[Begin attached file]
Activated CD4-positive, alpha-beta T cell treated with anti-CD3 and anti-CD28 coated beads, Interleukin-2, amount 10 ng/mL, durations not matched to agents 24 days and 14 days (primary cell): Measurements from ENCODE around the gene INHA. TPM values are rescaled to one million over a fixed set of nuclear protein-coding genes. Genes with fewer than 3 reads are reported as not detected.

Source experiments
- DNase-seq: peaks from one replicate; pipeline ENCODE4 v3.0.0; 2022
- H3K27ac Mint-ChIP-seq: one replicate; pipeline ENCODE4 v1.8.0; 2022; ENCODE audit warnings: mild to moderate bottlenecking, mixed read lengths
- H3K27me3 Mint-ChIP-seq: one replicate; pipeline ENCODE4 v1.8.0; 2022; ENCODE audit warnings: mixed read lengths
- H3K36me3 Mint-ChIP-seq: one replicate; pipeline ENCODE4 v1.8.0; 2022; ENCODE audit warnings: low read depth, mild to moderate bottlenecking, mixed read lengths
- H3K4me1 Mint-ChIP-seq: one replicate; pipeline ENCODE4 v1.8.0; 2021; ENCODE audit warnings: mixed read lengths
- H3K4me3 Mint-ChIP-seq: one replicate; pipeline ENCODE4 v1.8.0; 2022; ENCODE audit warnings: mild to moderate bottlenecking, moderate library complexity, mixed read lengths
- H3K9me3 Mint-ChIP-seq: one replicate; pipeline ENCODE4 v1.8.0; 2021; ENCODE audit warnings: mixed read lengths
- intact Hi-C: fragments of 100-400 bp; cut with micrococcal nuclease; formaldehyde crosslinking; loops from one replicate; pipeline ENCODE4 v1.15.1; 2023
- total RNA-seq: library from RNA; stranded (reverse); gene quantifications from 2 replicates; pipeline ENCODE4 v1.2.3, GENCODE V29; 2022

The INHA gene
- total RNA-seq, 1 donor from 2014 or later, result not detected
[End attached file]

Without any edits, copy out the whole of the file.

Activated CD4-positive, alpha-beta T cell treated with anti-CD3 and anti-CD28 coated beads, Interleukin-2, amount 10 ng/mL, durations not matched to agents 24 days and 14 days (primary cell): Measurements from ENCODE around the gene INHA. TPM values are rescaled to one million over a fixed set of nuclear protein-coding genes. Genes with fewer than 3 reads are reported as not detected.

Source experiments
- DNase-seq: peaks from one replicate; pipeline ENCODE4 v3.0.0; 2022
- H3K27ac Mint-ChIP-seq: one replicate; pipeline ENCODE4 v1.8.0; 2022; ENCODE audit warnings: mild to moderate bottlenecking, mixed read lengths
- H3K27me3 Mint-ChIP-seq: one replicate; pipeline ENCODE4 v1.8.0; 2022; ENCODE audit warnings: mixed read lengths
- H3K36me3 Mint-ChIP-seq: one replicate; pipeline ENCODE4 v1.8.0; 2022; ENCODE audit warnings: low read depth, mild to moderate bottlenecking, mixed read lengths
- H3K4me1 Mint-ChIP-seq: one replicate; pipeline ENCODE4 v1.8.0; 2021; ENCODE audit warnings: mixed read lengths
- H3K4me3 Mint-ChIP-seq: one replicate; pipeline ENCODE4 v1.8.0; 2022; ENCODE audit warnings: mild to moderate bottlenecking, moderate library complexity, mixed read lengths
- H3K9me3 Mint-ChIP-seq: one replicate; pipeline ENCODE4 v1.8.0; 2021; ENCODE audit warnings: mixed read lengths
- intact Hi-C: fragments of 100-400 bp; cut with micrococcal nuclease; formaldehyde crosslinking; loops from one replicate; pipeline ENCODE4 v1.15.1; 2023
- total RNA-seq: library from RNA; stranded (reverse); gene quantifications from 2 replicates; pipeline ENCODE4 v1.2.3, GENCODE V29; 2022

The INHA gene
- total RNA-seq, 1 donor from 2014 or later, result not detected